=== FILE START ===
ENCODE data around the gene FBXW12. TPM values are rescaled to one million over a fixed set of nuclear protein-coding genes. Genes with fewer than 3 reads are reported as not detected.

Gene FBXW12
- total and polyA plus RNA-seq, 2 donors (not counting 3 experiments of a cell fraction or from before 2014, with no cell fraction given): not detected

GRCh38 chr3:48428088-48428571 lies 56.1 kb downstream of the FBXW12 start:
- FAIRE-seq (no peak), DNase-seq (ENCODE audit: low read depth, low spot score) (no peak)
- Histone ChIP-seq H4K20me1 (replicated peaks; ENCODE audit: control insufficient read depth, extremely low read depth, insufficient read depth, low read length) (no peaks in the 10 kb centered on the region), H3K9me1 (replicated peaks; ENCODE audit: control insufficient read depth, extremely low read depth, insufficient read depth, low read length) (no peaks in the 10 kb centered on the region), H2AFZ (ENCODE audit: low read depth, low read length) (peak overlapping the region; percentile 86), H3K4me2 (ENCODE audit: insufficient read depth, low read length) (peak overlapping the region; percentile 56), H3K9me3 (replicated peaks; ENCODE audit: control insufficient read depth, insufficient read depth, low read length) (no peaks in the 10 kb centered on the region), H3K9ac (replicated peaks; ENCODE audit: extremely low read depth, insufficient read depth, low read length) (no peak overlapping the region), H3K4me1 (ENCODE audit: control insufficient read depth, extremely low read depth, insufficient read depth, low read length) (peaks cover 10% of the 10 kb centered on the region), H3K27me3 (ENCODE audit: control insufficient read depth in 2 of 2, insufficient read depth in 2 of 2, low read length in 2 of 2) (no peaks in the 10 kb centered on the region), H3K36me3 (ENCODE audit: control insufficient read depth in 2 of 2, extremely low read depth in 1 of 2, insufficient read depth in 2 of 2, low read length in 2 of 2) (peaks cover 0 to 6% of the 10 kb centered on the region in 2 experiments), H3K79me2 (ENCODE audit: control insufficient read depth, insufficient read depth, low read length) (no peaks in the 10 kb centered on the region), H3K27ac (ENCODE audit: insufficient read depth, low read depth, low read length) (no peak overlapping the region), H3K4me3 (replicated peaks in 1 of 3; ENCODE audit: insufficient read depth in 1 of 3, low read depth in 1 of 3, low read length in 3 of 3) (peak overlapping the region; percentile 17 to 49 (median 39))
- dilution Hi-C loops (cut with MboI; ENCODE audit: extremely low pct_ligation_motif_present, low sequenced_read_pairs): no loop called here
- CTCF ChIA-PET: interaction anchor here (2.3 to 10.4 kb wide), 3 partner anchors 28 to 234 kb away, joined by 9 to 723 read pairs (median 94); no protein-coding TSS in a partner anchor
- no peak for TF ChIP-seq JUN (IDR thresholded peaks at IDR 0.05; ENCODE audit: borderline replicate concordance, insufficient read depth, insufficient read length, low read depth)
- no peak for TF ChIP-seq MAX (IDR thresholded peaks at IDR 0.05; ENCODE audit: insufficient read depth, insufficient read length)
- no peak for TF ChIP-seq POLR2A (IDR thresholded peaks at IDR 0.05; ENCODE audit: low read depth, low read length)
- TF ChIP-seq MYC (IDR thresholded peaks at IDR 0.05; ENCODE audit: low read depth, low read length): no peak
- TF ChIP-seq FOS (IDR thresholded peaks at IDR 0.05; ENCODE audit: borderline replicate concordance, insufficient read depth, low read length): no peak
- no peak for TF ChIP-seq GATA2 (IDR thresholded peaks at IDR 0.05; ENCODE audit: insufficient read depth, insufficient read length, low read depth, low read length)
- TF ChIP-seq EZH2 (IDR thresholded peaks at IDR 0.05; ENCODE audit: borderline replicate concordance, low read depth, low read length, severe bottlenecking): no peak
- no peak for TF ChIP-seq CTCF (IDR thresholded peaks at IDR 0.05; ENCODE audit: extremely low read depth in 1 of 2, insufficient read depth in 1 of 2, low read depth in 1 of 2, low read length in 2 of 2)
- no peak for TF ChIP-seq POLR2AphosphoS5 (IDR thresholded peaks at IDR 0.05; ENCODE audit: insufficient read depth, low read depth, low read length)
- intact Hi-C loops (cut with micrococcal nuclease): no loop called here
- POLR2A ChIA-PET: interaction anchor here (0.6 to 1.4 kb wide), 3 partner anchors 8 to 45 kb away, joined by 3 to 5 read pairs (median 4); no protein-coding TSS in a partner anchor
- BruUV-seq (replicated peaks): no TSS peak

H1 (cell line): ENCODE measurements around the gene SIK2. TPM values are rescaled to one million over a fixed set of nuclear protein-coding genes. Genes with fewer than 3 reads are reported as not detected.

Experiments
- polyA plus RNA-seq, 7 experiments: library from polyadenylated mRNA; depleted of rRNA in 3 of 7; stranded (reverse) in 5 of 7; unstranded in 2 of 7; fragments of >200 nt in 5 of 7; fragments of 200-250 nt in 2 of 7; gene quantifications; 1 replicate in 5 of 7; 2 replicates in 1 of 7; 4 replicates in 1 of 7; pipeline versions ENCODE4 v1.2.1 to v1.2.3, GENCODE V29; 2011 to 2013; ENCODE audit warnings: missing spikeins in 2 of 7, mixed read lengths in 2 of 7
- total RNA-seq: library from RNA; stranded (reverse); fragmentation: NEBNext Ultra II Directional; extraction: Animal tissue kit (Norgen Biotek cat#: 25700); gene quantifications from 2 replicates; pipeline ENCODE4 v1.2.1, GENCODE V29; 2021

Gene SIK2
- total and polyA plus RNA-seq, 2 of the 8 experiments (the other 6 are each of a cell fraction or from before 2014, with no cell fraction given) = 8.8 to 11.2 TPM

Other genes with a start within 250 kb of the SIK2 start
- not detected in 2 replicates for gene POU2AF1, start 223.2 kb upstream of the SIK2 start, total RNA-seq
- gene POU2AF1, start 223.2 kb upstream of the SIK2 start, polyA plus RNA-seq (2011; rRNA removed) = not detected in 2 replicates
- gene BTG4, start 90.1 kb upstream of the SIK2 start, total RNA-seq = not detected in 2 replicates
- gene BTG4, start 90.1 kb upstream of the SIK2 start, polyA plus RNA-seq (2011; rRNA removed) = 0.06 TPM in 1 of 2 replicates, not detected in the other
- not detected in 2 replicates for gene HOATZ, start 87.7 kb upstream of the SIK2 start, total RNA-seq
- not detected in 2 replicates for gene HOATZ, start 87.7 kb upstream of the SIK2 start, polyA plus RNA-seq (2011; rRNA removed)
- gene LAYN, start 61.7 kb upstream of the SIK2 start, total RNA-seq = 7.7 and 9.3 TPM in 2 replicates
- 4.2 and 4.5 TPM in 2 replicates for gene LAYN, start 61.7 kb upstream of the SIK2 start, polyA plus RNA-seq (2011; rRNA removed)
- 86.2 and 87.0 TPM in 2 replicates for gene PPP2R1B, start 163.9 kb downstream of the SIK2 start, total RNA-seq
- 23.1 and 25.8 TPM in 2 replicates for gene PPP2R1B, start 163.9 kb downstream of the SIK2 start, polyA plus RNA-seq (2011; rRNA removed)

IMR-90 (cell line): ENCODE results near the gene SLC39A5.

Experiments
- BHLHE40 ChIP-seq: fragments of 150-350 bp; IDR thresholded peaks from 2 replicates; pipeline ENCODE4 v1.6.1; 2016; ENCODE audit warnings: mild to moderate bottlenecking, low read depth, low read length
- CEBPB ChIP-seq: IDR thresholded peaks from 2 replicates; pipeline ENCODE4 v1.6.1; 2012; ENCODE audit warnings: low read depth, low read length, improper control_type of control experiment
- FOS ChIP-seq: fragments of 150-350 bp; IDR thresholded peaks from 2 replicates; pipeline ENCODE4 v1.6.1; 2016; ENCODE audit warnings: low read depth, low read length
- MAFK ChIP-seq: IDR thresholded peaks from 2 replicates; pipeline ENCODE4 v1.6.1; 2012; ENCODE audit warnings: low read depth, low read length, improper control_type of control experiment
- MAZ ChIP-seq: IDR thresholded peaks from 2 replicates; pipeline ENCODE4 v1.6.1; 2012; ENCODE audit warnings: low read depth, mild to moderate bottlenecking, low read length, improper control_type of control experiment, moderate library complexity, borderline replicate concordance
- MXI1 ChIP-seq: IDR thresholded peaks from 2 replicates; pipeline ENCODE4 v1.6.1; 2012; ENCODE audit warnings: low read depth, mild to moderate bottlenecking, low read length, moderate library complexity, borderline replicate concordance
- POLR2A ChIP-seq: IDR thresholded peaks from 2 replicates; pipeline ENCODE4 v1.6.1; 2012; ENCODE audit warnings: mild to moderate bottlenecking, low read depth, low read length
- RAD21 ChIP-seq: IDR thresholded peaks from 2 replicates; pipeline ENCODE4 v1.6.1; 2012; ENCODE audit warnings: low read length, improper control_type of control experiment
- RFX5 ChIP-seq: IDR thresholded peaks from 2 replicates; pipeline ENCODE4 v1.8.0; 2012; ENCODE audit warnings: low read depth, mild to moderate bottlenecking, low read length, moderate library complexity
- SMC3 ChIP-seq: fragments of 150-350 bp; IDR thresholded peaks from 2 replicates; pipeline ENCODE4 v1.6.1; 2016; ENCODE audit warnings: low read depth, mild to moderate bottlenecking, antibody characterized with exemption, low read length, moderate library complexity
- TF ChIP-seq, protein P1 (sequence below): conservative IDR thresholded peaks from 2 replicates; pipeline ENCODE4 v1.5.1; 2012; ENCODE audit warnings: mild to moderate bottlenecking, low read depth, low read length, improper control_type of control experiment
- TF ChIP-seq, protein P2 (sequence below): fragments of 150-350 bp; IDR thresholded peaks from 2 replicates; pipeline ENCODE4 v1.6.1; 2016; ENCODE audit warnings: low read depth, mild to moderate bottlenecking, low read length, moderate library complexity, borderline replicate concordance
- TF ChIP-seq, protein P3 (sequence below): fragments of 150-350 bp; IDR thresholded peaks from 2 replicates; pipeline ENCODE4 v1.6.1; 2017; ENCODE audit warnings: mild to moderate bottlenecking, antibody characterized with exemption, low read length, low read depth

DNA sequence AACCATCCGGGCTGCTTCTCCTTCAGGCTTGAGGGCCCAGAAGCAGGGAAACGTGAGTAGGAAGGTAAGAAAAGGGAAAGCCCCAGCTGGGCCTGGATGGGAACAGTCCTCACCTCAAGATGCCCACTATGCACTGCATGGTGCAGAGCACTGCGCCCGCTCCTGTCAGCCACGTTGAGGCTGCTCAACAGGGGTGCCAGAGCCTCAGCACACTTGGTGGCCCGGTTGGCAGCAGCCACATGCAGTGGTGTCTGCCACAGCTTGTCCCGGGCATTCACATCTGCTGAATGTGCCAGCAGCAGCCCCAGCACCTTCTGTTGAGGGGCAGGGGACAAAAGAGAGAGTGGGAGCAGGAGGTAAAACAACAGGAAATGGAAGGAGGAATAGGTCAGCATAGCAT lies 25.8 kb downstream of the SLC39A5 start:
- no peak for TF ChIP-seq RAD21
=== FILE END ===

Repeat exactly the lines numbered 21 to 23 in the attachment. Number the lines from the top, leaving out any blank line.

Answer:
H1 (cell line): ENCODE measurements around the gene SIK2. TPM values are rescaled to one million over a fixed set of nuclear protein-coding genes. Genes with fewer than 3 reads are reported as not detected.

Experiments
- polyA plus RNA-seq, 7 experiments: library from polyadenylated mRNA; depleted of rRNA in 3 of 7; stranded (reverse) in 5 of 7; unstranded in 2 of 7; fragments of >200 nt in 5 of 7; fragments of 200-250 nt in 2 of 7; gene quantifications; 1 replicate in 5 of 7; 2 replicates in 1 of 7; 4 replicates in 1 of 7; pipeline versions ENCODE4 v1.2.1 to v1.2.3, GENCODE V29; 2011 to 2013; ENCODE audit warnings: missing spikeins in 2 of 7, mixed read lengths in 2 of 7